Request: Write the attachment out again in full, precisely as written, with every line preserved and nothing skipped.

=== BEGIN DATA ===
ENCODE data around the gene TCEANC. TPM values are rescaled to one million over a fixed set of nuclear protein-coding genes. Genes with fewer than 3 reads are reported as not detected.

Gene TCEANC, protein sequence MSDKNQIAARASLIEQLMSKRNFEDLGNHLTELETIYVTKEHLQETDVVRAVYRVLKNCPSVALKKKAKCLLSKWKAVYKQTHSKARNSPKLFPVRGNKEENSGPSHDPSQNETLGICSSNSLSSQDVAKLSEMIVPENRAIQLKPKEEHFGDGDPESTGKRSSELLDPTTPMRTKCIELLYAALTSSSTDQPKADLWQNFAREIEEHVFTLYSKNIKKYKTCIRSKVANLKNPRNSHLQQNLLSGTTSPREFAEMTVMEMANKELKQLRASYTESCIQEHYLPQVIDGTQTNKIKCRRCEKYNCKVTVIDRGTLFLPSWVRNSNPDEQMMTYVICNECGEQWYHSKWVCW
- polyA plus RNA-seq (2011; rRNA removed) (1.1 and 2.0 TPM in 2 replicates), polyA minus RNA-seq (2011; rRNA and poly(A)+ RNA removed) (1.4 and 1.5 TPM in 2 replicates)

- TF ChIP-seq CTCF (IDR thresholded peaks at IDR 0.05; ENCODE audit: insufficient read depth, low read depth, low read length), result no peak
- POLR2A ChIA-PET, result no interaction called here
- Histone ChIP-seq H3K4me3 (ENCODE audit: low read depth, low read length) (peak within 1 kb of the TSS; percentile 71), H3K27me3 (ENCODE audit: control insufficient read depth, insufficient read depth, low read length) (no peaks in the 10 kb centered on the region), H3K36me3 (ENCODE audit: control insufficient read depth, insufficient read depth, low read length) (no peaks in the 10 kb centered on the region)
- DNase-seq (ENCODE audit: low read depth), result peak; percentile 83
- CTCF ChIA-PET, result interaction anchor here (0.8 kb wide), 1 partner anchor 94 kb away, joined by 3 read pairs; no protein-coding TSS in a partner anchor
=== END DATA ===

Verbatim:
ENCODE data around the gene TCEANC. TPM values are rescaled to one million over a fixed set of nuclear protein-coding genes. Genes with fewer than 3 reads are reported as not detected.

Gene TCEANC, protein sequence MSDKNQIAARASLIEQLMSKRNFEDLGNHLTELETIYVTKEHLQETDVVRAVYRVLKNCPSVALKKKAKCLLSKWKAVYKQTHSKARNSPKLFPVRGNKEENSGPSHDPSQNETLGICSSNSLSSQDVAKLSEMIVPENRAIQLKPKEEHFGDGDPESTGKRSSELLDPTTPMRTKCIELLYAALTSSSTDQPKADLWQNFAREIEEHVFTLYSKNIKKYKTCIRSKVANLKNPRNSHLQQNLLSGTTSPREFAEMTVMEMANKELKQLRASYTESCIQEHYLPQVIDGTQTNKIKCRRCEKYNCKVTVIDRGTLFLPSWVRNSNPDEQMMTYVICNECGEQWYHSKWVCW
- polyA plus RNA-seq (2011; rRNA removed) (1.1 and 2.0 TPM in 2 replicates), polyA minus RNA-seq (2011; rRNA and poly(A)+ RNA removed) (1.4 and 1.5 TPM in 2 replicates)

- TF ChIP-seq CTCF (IDR thresholded peaks at IDR 0.05; ENCODE audit: insufficient read depth, low read depth, low read length), result no peak
- POLR2A ChIA-PET, result no interaction called here
- Histone ChIP-seq H3K4me3 (ENCODE audit: low read depth, low read length) (peak within 1 kb of the TSS; percentile 71), H3K27me3 (ENCODE audit: control insufficient read depth, insufficient read depth, low read length) (no peaks in the 10 kb centered on the region), H3K36me3 (ENCODE audit: control insufficient read depth, insufficient read depth, low read length) (no peaks in the 10 kb centered on the region)
- DNase-seq (ENCODE audit: low read depth), result peak; percentile 83
- CTCF ChIA-PET, result interaction anchor here (0.8 kb wide), 1 partner anchor 94 kb away, joined by 3 read pairs; no protein-coding TSS in a partner anchor